( AFP ) - US President George W. Bush on Monday urged Pakistan's Pervez Musharraf to lift a state of emergency, quit as army chief, and hold elections soon -- but left unclear whether US aid hung in the balance.
Asked what he would do if Musharraf spurns such advice, Bush replied: "All we can do is continue to work with the president, as well as others in the Pak government, to make it abundantly clear the position of the United States."
"And then obviously we'll deal with it if something other than that happens," the US president said, breaking his silence on the crisis as he met at the White House with Turkish Prime Minister Recep Tayyip Erdogan.
With Washington unable to convince Musharraf last week not to go ahead with the crackdown, Bush strongly pushed the nuclear-armed ally in the US war on terror to reverse course and push ahead with elections set for January.
"We expect there to be elections as soon as possible, and that the president should remove his military uniform," Bush said. "Our hope is that he will restore democracy as quickly as possible."
US Secretary of State Condoleezza Rice delivered the same message to Musharraf by telephone from her official aircraft as she left the Middle East, her spokesman Sean McCormack said, offering no specific details.
The White House said Washington's assistance to Pakistan was "under review" -- in part to assess whether Musharraf's move triggered any automatic freeze on some forms of aid -- but strongly suggested that there would be no reduction.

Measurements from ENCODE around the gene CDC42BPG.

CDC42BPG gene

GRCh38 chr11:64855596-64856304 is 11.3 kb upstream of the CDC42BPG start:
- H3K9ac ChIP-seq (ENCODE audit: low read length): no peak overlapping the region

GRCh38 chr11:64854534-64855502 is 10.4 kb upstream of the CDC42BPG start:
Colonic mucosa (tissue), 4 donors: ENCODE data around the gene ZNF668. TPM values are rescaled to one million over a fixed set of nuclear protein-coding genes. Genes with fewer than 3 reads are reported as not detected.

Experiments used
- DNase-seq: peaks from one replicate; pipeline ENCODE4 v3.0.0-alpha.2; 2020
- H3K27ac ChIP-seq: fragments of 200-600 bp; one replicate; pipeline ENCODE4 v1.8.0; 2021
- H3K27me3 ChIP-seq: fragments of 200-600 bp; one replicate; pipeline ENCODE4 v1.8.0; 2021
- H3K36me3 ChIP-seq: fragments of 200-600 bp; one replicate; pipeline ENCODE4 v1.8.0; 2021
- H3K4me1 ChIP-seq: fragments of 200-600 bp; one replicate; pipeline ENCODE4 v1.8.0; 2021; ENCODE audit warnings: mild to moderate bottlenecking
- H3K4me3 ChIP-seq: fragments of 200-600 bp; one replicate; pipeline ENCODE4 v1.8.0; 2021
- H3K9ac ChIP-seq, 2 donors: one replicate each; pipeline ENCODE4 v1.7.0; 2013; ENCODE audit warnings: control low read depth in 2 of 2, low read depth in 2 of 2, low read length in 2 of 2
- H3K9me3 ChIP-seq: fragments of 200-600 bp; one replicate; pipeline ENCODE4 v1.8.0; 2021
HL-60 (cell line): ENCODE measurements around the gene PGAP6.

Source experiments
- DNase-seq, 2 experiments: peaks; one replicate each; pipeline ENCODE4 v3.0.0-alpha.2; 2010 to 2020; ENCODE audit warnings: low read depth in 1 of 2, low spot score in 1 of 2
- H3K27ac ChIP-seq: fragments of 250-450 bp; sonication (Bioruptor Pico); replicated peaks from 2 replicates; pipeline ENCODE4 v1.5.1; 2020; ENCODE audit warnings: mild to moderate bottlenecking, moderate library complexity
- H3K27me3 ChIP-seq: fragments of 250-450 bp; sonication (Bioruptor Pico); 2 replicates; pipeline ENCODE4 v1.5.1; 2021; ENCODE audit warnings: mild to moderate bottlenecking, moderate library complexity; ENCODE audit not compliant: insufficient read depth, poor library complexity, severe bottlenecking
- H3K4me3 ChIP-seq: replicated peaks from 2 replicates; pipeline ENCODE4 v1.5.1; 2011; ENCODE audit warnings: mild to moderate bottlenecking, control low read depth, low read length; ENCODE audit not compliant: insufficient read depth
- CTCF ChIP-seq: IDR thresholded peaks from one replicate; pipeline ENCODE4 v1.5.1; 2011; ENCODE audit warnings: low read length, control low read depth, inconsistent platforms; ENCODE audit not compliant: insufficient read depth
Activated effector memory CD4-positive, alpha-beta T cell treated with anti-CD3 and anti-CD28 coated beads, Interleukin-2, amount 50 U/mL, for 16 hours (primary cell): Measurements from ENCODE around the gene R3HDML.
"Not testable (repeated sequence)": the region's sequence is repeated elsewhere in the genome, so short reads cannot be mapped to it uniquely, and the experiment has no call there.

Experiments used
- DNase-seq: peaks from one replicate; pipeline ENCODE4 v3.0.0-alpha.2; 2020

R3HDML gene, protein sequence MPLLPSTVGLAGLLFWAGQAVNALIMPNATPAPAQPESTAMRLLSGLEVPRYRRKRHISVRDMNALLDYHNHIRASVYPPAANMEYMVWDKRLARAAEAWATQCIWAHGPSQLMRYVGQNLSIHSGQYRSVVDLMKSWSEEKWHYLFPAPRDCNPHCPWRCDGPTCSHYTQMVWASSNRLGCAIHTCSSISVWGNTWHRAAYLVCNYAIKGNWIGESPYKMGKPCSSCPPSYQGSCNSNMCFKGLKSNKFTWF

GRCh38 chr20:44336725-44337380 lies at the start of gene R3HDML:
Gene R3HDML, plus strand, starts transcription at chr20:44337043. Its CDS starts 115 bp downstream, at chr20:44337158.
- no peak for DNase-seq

And one senior Bush aide, briefing reporters on condition of anonymity, said Musharraf was expected to let the world know within about a week how he would proceed and pleaded for patience.
"In our judgment, he's made a mistake," the official said.
"The question is: What do you do when someone makes that mistake that is a close ally? You know, do you cut him off, hit him with sanctions, walk out the door? Or do you try and see if you can work them to get them back on track?" the official said.
"The president's guidance to us is see if we can work with them to get back on track," said the official, who called aid cuts "a card that has to be played fairly carefully."
Musharraf, who seized power in a coup in 1999, cited growing Islamic extremism and hostile judges for imposing emergency rule on Saturday over the nuclear-armed nation of 160 million people.
He suspended the constitution, sacked the country's top judge and instituted strict media curbs.
"We're urging that those people be allowed out of prison and that the press be allowed to report on what they're seeing, and that the television stations be restored," said Bush spokeswoman Dana Perino.
The Supreme Court had been poised to rule imminently on the legality of Musharraf's victory in an October 6 presidential election, and government jitters over the upcoming decision are widely thought to have precipitated emergency rule.
The move threw the country's political future into chaos, jeopardizing general elections scheduled for January 2008 and putting in question Musharraf's previous promises to quit his dual role as army chief.
Musharraf spokesman Rashid Qureshi said the January elections would take place "as close as possible to the schedule," and Prime Minister Shaukat Aziz was more categorical, telling state media: "The next general elections will be held according to the schedule."
Pakistan has received more than 10 billion dollars in US military assistance since the September 11, 2001 terrorist attacks in the United States.
The United States also has had thousands of troops stationed in neighboring Afghanistan since ousting the Taliban in late 2001.
After the emergency decree, influential US senators from both main parties took the Bush administration to task for its continued support of Musharraf, with some noting that despite his hardline rule, Al-Qaeda had regrouped along Pakistan's borders.